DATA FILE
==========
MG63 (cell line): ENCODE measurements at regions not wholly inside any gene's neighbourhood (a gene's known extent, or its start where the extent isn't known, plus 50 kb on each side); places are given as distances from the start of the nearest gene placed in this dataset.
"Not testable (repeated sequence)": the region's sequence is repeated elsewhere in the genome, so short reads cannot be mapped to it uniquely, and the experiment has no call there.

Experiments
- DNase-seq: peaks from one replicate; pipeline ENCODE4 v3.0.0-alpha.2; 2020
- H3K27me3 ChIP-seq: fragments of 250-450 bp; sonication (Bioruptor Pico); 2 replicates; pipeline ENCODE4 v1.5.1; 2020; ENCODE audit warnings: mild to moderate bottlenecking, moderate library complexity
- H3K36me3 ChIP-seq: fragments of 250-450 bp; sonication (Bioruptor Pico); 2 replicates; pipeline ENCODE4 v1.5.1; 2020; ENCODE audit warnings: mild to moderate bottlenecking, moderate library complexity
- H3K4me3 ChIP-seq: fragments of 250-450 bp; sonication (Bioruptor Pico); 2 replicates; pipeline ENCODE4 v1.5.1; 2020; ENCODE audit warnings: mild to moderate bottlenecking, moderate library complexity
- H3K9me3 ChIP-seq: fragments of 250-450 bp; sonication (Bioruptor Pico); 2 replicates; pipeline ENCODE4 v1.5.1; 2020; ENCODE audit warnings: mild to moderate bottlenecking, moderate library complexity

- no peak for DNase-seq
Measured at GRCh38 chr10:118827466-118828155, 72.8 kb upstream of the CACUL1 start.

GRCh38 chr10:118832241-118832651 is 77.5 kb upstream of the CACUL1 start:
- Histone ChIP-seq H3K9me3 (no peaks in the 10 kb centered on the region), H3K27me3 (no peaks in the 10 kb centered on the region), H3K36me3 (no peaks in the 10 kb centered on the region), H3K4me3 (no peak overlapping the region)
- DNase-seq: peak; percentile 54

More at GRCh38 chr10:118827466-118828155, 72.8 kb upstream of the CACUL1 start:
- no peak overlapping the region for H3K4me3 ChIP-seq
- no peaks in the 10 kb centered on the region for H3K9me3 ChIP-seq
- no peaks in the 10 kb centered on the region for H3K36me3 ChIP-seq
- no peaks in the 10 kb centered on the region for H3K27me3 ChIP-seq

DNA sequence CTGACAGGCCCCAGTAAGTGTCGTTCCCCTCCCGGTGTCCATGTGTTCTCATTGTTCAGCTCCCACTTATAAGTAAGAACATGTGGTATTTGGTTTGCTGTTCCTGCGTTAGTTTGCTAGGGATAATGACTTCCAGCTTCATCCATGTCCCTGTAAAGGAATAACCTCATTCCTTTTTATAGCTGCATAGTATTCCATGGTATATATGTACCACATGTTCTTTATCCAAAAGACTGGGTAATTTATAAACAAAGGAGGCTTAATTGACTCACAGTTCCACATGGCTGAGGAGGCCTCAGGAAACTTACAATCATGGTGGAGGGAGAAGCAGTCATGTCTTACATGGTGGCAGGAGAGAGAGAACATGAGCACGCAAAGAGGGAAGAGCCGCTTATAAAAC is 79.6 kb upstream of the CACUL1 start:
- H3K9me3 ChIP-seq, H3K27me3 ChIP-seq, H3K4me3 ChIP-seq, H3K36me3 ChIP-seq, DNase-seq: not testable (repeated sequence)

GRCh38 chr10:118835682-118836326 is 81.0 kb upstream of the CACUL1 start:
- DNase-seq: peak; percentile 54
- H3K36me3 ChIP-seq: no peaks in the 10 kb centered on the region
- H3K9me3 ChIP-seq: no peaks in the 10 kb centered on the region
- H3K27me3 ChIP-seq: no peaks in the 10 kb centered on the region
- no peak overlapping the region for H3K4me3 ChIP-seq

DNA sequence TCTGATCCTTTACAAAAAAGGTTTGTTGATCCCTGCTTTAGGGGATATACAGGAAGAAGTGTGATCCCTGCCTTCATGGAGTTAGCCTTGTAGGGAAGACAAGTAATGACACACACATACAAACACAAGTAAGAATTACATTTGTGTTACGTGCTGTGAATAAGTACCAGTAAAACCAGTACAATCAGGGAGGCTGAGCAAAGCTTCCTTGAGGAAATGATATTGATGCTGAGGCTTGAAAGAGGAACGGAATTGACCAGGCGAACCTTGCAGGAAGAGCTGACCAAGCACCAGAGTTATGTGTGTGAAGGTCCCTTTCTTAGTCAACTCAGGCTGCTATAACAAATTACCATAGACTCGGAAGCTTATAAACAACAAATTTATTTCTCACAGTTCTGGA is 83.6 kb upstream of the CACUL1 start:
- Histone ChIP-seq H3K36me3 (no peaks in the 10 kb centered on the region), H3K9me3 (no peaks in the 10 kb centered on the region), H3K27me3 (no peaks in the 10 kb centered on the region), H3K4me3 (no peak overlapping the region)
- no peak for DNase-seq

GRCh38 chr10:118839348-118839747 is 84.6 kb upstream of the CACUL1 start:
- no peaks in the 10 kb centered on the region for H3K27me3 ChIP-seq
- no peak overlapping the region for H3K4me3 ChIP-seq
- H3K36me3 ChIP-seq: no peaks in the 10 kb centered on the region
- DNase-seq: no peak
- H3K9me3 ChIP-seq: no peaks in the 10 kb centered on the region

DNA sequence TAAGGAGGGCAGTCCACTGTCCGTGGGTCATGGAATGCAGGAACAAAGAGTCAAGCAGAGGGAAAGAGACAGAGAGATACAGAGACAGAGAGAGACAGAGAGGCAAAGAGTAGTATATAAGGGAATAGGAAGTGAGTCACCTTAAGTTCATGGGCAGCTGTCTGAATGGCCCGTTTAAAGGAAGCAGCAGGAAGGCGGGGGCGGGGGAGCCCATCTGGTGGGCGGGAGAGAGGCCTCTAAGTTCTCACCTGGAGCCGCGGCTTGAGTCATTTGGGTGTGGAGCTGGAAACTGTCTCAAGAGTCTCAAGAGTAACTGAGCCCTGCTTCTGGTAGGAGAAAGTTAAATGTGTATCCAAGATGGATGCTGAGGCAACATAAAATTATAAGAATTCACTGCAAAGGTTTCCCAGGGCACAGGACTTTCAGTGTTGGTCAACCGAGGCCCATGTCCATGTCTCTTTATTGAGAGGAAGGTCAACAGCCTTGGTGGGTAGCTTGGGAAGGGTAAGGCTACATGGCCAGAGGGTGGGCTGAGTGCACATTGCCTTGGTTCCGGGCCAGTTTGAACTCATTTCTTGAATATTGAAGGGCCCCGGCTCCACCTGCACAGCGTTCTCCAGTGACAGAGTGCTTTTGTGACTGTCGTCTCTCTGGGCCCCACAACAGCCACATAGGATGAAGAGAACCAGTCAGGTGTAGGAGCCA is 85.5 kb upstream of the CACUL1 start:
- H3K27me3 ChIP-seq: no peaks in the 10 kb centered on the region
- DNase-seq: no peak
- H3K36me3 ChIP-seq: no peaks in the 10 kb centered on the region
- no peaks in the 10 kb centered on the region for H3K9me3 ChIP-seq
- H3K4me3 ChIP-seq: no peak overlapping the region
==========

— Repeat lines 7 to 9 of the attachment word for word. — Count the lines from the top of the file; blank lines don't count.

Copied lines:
- H3K4me3 ChIP-seq: fragments of 250-450 bp; sonication (Bioruptor Pico); 2 replicates; pipeline ENCODE4 v1.5.1; 2020; ENCODE audit warnings: mild to moderate bottlenecking, moderate library complexity
- H3K9me3 ChIP-seq: fragments of 250-450 bp; sonication (Bioruptor Pico); 2 replicates; pipeline ENCODE4 v1.5.1; 2020; ENCODE audit warnings: mild to moderate bottlenecking, moderate library complexity

- no peak for DNase-seq